Every Friday, fifteen-year-old Greta Thunberg skips school to sit outside the Swedish parliament in order to raise awareness about climate change. She will do so until Sweden is in line with the Paris Agreement. In light of the UN’s large climate conference that starts today, her actions have inspired a global movement called Fridays for future where young people strike for the sake of the environment.

Greta’s activism went viral this fall when she decided to skip school for 15 days straight to sit in front of the parliament before the Swedish election in September. Already on day two of her strike, she was joined by other people. As a Swede, I remember the attention her activism got in Sweden on the days counting up to the election. On a paper she had placed in front of where she sat, she had written in Swedish “we children often don’t do as you tell us to do. We do what you do. And since you adults don’t give a shit about my future, so will I.”

Greta protesting outside the Swedish parliament. The sign says: “School strike for the climate.”

Autism and politicians’ inaction against climate change

The fifteen-year-old is on the autism spectrum and climate change has become her special interest. Greta has deeply cared about the environment since she was eight years old and first heard about climate change in school. She immediately thought it was strange. “If humans could really change the climate, everyone would be talking about it and people wouldn’t be talking about anything else. But this wasn’t happening”, she explains in an interview with the New Yorker.

Years later, the lack of response to climate change is still a bit bizarre to her:

“I think in many ways that it is we autistic people that are normal and the others that are pretty strange. They talk over and over about how changes in the climate is an existential threat and the most important question of all. Yet the continue like before”, she tells Dagens Nyheter, a large Swedish news publication.

Greta’s words and actions truly highlight the absurdity of the lack of measures taken against climate change by the world. With the New Yorker, she talks about what really should be done by countries:

“The politics that are needed to prevent the climate catastrophe—it doesn’t exist today. We need to change the system, as if we were in crisis, as if there were a war going on.”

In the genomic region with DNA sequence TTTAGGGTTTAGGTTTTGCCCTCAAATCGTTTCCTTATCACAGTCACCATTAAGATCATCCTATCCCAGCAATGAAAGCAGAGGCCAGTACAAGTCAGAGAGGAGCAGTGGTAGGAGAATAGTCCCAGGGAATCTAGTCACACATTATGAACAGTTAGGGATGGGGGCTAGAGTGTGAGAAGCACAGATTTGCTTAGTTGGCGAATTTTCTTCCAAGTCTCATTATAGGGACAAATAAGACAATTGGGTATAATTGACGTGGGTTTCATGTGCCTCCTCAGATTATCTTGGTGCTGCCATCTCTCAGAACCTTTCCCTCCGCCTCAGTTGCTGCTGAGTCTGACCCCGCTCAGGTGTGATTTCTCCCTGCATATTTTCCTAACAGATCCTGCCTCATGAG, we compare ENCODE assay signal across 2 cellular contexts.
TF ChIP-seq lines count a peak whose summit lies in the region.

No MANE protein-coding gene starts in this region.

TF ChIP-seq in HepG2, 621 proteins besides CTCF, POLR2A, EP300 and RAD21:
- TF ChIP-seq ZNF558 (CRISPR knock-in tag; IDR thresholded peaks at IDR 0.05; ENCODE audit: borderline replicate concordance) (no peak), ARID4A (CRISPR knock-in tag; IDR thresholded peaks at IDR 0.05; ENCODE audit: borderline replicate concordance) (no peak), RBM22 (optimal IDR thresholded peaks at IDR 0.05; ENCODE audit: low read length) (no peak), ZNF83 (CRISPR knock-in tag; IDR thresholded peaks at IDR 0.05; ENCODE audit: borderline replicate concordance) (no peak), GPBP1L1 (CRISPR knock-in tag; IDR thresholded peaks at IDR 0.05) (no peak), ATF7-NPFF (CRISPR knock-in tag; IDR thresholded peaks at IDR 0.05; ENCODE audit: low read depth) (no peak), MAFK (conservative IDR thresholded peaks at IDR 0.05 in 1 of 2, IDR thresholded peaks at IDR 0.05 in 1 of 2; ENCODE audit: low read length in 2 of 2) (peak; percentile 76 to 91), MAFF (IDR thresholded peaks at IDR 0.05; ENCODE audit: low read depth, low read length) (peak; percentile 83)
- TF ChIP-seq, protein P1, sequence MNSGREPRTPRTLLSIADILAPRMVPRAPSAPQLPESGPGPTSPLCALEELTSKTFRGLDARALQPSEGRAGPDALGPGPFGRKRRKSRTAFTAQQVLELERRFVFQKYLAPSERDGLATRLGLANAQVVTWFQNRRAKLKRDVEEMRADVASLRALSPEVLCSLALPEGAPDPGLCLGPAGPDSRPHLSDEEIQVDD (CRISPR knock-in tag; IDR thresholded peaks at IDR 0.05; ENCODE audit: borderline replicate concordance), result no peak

Thousands of Australian students striking

Since the election, her strikes took place only once every week, but her actions continue to receive widespread international attention. Recently, her activism has inspired school strikes all around the world.

In Australia, two students heard of her idea and started “Strike 4 Climate Action.” In the name of that movement, at least 15,000 students left their classrooms all around Australia last Friday. A reason for the scale of the protests was comments made by Scott Morrison, Australia’s prime minister. He did, about a week ago, condemn similar protests by saying that he wished for “more learning in schools and less activism.” According to organizers, his statement boosted the number of sign-ups significantly, especially because of the media attention the movement got.

The signs were creatively written, with slogans like “procrastination is our job, not yours”, “I’ve seen smarter cabinets in Ikea,” and “why should we go to school if you won’t listen to the educated.”

A movement gone global

Beyond Australia, thousands of teenagers have protested in countries like Finland, Germany, Italy, Canada, the U.S. and Britain. It is estimated that strikes have taken place in over 50 places around the world, excluding the ones in Sweden and Australia.

The international attention she has gotten has also led to speeches in front of larger audiences than the typical fifteen-year-old would speak to.

About two weeks ago, Greta spoke before 10.000 people in Helsinki, the capital of Finland, and on 31 October, she held a speech at Parliament Square in London to thousands of people. On top of that, she also held a TEDx Talk at the end of November.

In addition, other climate activists and researchers have also shown their support for her recently. For example, Arnold Schwarzenegger has publicly invited to host her to the R20 Austrian Wold Summit via Twitter, a climate organization started by him.

She has also discussed climate change with politicians. In the article in Dagens Nyheter, she talks about how some of them have started to cry when she told them about the severity of the situation. “It is scary that politicians lack basic knowledge about the largest issue of our time”, she says in Swedish.

On Monday, the fifteen-year-old is scheduled to meet António Guterres, the UN’s general secretary in Katowice.

The power of youth and the threat against it

“If everyone knew how serious the situation is and how little is actually being done, everyone would come and sit down beside us.” – Greta to the New Yorker

The movement inspired by Greta both demonstrates the determination of teenagers today and the fact that we are the ones who primarily will suffer the consequences from older generations’ inaction. The school strikers aren’t just trying to save the environment, but their future as well.

The boldness of Greta and the young people who stand along her are a refreshing breath of fresh air in a world that seems far too inept in the face of climate change. Hopefully, the UN’s climate conference that begins today will lead to further steps forward in the fight against climate change.

Photo: Fossielvrij Onderwijs/Flickr

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